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AUSA VICKIE E. LEDUC at 410-209-4885
June 15, 2006
FOR IMMEDIATE RELEASE
MAN PLEADS GUILTY TO STORING HAZARDOUS WASTE
IN ABANDONED BALTIMORE WAREHOUSE
EPA Compelled to Remove 2½ Tons of Hazardous Waste at Cost of Over $500,000
BALTIMORE, Maryland - Frank R. Prince, age 64, of the U.S. Virgin Islands, pleaded guilty yesterday to the unpermitted storage of hazardous waste, announced United States Attorney for the District of Maryland Rod J. Rosenstein. U.S. District Judge Marvin J. Garbis scheduled sentencing for August 24, 2006 at 2:00 p.m.
According to the statement of facts provided to the court, from the mid-1990s until late 2001, Frank R. Prince owned Cosmechem Co., Inc. (“Cosmechem”) which was a Baltimore-based specialty chemical manufacturer of cleaners, soaps, and other products. Cosmechem’s warehouse is located in West Baltimore. Prince purchased the warehouse in 1997 for a reported amount of $86,000 with the help of a $36,000 loan from the Estate of Frank Ulrich, the previous owner of the property. Prince experienced difficulty making payments on the loan and there were frequent letters between Prince and the Estate’s attorney regarding Prince’s late payments and attempts to obtain financing in order to settle his debt to the Estate. Several letters between Prince and the attorney reveal Prince’s familiarity with potential environmental liabilities relating to real property transactions.
In June 2001, Prince stopped making loan payments and informed the Estate that Cosmechem was terminating all business activity, and that he was selling the Warehouse. On its understanding that the warehouse was not posted for sale, the Estate threatened to institute foreclosure proceedings. Mr. Prince, in the meantime, left Baltimore. The Estate made the decision to let the mortgage lien be canceled by a tax sale rather than advance any further funds.
In 2004, Environmental Protection Agency (“EPA”) Region III Superfund personnel conducted an emergency removal of hazardous substances at the warehouse located at 215 N. Warwick Street, in Baltimore, Maryland. On April 19, 2004, Superfund personnel informed EPA Criminal Investigation Division (“CID”) that the warehouse contained abandoned materials, some of which were ignitable & corrosive hazardous wastes, in containers ranging from small lab vessels to 55-gallon drums. Superfund personnel completed the emergency removal on June 29, 2004, at an eventual cost of more than $500,000.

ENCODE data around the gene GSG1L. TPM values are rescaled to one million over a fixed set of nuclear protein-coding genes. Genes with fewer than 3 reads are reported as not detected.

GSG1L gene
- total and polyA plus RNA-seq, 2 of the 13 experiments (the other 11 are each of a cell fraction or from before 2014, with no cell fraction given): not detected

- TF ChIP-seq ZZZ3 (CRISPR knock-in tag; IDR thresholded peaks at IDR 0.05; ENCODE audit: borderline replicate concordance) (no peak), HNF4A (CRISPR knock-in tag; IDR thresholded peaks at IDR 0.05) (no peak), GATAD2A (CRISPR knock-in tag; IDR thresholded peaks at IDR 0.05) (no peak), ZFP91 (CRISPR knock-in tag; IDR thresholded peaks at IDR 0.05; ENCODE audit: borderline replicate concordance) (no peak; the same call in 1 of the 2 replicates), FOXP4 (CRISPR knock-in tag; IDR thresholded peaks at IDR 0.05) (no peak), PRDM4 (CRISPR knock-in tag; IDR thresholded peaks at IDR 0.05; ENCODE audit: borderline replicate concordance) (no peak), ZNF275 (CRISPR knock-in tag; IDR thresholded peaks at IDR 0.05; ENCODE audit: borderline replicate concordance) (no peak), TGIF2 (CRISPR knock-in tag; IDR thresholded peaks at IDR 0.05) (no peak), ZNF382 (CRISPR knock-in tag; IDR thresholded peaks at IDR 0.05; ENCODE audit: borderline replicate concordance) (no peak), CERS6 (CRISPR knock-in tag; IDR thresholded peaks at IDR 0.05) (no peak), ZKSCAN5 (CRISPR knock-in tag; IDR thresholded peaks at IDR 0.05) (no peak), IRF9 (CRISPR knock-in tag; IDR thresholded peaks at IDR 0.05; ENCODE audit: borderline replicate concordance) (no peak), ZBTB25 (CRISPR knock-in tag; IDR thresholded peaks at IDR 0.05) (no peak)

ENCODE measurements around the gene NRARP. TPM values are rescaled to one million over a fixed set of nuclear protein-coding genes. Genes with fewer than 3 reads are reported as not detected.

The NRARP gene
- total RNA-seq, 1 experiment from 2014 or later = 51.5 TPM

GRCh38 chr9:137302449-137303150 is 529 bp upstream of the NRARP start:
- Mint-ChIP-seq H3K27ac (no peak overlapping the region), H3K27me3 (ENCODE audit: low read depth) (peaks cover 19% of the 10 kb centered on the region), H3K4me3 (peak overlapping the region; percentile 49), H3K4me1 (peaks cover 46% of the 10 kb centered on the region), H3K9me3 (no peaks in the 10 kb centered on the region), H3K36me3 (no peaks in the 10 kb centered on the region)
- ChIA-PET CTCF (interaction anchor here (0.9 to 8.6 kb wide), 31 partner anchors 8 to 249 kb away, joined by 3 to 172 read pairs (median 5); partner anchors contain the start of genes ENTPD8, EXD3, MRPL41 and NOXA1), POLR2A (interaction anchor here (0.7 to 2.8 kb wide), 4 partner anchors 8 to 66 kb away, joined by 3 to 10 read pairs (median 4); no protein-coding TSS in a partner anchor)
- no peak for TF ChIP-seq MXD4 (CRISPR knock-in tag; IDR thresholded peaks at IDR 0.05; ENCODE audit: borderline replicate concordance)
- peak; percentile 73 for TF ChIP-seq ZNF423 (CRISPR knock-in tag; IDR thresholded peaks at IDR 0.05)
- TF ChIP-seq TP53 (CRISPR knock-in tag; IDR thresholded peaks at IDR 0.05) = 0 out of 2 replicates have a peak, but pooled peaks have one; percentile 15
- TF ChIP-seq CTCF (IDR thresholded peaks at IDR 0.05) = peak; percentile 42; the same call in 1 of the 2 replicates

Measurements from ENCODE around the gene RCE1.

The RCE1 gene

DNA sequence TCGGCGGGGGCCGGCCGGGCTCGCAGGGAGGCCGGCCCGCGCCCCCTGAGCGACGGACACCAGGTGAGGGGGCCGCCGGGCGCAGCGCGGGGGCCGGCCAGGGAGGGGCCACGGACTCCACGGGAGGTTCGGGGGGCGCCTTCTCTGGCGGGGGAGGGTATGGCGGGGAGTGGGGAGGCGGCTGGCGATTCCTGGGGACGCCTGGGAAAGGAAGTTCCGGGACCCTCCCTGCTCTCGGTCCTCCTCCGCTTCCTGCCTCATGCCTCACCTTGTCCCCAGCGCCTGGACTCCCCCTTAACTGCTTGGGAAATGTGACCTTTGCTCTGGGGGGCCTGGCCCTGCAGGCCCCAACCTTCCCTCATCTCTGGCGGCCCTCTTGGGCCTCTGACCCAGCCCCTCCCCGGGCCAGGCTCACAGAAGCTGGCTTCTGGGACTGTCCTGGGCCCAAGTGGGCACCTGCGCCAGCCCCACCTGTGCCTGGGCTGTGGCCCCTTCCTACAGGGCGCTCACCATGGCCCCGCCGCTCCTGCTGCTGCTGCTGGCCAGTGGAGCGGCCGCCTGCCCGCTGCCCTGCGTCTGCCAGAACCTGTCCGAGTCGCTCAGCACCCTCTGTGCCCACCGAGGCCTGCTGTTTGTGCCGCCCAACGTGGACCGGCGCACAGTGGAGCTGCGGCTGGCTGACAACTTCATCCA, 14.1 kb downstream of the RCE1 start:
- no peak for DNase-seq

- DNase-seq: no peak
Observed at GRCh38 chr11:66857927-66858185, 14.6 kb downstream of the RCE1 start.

On May 11, 2004, CID executed a search warrant at the Warehouse, seizing documents and samples of suspected hazardous waste. Among the seized documents were Prince’s resume and a number of Material Safety Data Sheets (“MSDS’s”). Each MSDS contains information about an individual chemical or compound, including information about the hazards posed by that substance; proper handling of the substance; first aid for chemical exposure; and proper disposal.
The Superfund “After Action Report” for the site states that a total of 5,300 pounds of hazardous materials/hazardous substances were removed from the Warehouse. This total included more than 1,400 pounds of ignitable material and oxidizers (i.e., materials that would accelerate combustion), over 1,600 pounds of poisons (not further specified), and over 1,200 pounds of corrosives. The After Action report also indicates that xylene and methylene chloride were among the hazardous substances removed from the Warehouse. These commercial chemical products, when discarded, are also hazardous wastes.
CID located Prince, now living in the U.S. Virgin Islands, and interviewed him on July 17, 2004. Prince acknowledged that, prior to leaving the property, he had obtained three quotes for the disposal of Cosmechem’s chemicals. He could not recall the names of the companies, but thought that one quote was for $5000. He claimed to lack the financial resources to pay for proper disposal, and said that he had suggested to the Estate that the property be sold and the proceeds used to pay for the cleanup. Prince was properly permitted to store the hazardous materials, but by leaving Baltimore and abandoning the stored materials, some of the materials converted into hazardous waste, which he did not have a permit to store.
Prince faces a maximum penalty of five years in prison and $250,000 fine.
United States Attorney Rosenstein praised the investigative work performed by the Environmental Protection Agency Region III Superfund personnel and EPA Criminal Investigation Division. Mr. Rosenstein commended Assistant U.S. Attorney P. Michael Cunningham, who is prosecuting the case.
This page last modifiedJune 15, 2006